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Movie Review: Inherent Vice

DH Vancouver Staff Jan 09, 2015 11:45 am

Full respect goes to Inherent Vice’s director Paul Thomas Anderson who decided to take a risk and create a film based on a 2009 Thomas Pynchon novel of the same name.

If you have read anything from Pynchon, you will know that trying to translate his convoluted narrative to the silver screen would be a challenge for anyone. Anderson’s style of film making was perfect for Inherent Vice.

The film is hard to keep up with as it takes you on a confusing trip. It’s set in the year of 1970 in the southern California sun in the surf community of “Gordita Beach.” The age of free love in the 60s is coming to an end and speeding into a more confusing time. Our protagonist, is a pot-smoking private eye Doc Sportello (Joaquin Phoenix),who’s dealing with the loss of his girlfriend Shasta (Katherine Waterston).

Shasta appears out of nowhere to let Doc know that she has put together a scheme to steal the money from her new boyfriend, billionaire real-estate developer Mickey Wolfmann (Eric Roberts).


After confessing to the heist, Shasta takes off again and through all the purple haze, Doc descends into a journey to find her. At this point as a viewer you really have no idea what is going on or where the story will lead you.

One moment Doc is meeting with a Black Panther (Michael Kenneth Williams), the next moment he’s at a massage parlor that is being used to launder money for the Golden Fang drug cartel. As Doc uncovers strange clues, more questions arise and more confusion sets in.

Joaquin Phoenix is incredible in a way where he just mesmerizes you as the story goes spinning by in different directions. He’s that one constant. It’s such an odd character to play and I thought Joaquin gave Doc the depth that the character needed as he spun into paranoia and torment.

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Owen Wilson plays a funny but tragic character in a former jazz saxophonist named Coy Harlingen who faked his own death in order to work as a spy for the US Government. He is one of Doc’s closest allies. It’s rather funny how Doc and Coy find each other throughout the film in different situations. For instance they come together at a desert sanitarium where the motto is “Straight is hip.” Hilarity ensues.


Because I also write about mixed martial arts, I noticed that former UFC star Keith Jardine makes a cameo in his movie. Keith plays a biker/bodyguard at the sanitarium and it’s clear that he still needs to work on his ground game and maybe avoid toilets. Keith didn’t agree with me.

The film takes so many weird turns and the entire movie plays out like there were way too many hits on the bong. In some ways that was on purpose as it seemed there wasn’t a moment where Doc didn’t have a joint in his mouth as he tried to make sense of the world around him.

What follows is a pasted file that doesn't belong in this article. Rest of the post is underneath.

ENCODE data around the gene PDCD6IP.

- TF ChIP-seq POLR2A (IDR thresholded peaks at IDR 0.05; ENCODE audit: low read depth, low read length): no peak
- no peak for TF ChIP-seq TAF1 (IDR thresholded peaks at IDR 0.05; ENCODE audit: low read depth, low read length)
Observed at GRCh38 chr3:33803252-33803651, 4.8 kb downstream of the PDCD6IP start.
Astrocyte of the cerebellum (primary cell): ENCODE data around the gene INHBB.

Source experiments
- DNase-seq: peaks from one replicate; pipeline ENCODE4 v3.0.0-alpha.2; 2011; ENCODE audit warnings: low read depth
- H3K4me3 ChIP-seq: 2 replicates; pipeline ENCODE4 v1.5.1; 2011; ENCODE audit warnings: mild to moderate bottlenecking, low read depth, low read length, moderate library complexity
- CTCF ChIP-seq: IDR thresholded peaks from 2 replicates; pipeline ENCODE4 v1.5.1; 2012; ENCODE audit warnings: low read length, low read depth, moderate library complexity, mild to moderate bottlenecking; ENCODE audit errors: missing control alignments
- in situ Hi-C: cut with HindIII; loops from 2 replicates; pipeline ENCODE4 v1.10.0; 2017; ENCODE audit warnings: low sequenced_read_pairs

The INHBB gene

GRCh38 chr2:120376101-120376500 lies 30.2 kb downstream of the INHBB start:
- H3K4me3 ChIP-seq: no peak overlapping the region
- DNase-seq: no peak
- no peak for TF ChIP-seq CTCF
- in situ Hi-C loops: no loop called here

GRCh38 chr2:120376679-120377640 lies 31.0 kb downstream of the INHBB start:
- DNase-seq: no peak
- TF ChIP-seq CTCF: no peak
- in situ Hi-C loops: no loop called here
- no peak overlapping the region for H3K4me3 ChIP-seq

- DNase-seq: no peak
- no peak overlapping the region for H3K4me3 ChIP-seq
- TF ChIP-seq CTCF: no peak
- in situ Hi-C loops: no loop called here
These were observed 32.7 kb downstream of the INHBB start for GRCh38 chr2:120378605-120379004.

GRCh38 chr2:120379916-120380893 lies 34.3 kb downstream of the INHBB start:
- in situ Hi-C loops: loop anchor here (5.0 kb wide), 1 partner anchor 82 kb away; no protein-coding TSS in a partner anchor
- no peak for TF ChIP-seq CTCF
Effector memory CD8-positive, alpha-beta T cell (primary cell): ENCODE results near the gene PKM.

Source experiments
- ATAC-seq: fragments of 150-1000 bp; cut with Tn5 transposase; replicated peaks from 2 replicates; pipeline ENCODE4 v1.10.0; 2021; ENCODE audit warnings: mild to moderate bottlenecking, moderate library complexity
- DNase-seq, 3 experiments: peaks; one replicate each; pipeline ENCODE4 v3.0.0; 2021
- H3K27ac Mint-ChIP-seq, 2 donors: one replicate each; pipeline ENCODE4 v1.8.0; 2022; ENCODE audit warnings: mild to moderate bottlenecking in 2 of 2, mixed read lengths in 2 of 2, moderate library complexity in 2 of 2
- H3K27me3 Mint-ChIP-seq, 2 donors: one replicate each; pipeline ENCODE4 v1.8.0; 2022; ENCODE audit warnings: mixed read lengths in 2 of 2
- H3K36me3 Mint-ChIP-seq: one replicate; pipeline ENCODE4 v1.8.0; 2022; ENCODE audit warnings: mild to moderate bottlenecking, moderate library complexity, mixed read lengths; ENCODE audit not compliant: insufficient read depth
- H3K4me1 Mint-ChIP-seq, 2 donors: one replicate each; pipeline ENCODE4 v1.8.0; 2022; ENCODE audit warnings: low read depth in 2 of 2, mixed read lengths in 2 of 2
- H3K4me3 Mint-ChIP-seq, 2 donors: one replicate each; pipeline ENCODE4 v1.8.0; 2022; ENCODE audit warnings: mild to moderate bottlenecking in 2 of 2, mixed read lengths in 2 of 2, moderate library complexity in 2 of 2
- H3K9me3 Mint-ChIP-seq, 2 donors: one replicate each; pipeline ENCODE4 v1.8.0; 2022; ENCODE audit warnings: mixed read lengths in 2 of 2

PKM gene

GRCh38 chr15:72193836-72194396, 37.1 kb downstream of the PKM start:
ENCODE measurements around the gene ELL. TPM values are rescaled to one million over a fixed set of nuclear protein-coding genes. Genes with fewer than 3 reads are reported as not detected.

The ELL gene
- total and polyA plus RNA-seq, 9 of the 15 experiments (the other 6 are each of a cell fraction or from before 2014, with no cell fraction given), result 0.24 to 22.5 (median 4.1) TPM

The plot is puzzling and I’m still trying to piece it all together. For all of its quirkiness, there are some very strong performances. I mean how can there not be you have Joaquin Phoenix, Katherine Waterston, Joanna Newsom, Benicio Del Toro, Owen Wilson, Josh Brolin, Martin Short, Reese Witherspoon, Eric Roberts and the list goes on…

Nobody stood out more than Josh Brolin as police officer/wannabe actor Christian “Bigfoot” Bjornsen who has a relationship with Doc that is hard to understand but they do have some sort of love/hate “Bro-mance” thing going on. Brolin steals every scene he is in including one of the final scenes where I’m still scratching my head.


There is a very saucy sex scene between Doc and Shasta where a confession is made. Katherine Waterston has us in a trance as he reaches a climax and ends it with a classic line of

“It doesn’t mean we’re back together.”

That’s the thing with this film, it’s long winded but you can’t keep your eyes off the screen because there are these random scenes that are just so strong.

Canadian comedic legend Martin Short is also memorable as Dr. Blatnoyd. I’m sorry but I have kids so currently I know him as “Cat in the Hat” but in this film he takes a departure from a kids cartoon to a velvet wearing, coke snorter. Martin is only in the movie for brief time but his character portrayal is some of his best work.


The film has elements of LA Confidential, and maybe a hint of the Big Lebowski. It was fun, it had twists, but you leave the theater going what just happened? That’s not meant as a slight, but a compliment as the director was true Pynchon’s work.

It’s interesting to watch even if you have no idea what’s going on. It’s definitely a journey and throughout all the plot haze, there are a lot of fine actors doing some fine acting. Some people may leave the theater feeling higher than they did going in.

Although it’s not for everyone, Inherent Vice is worth checking out. Go in with no expectations and let the stoner vibes just wash over you and enjoy the trip.

I give the film 3.5/5 raindrops. You don’t necessarily need to see it in theater. I will say this; you’ll probably need to watch it twice. Keith Jardine agrees with that sentiment.

DH Vancouver Staff
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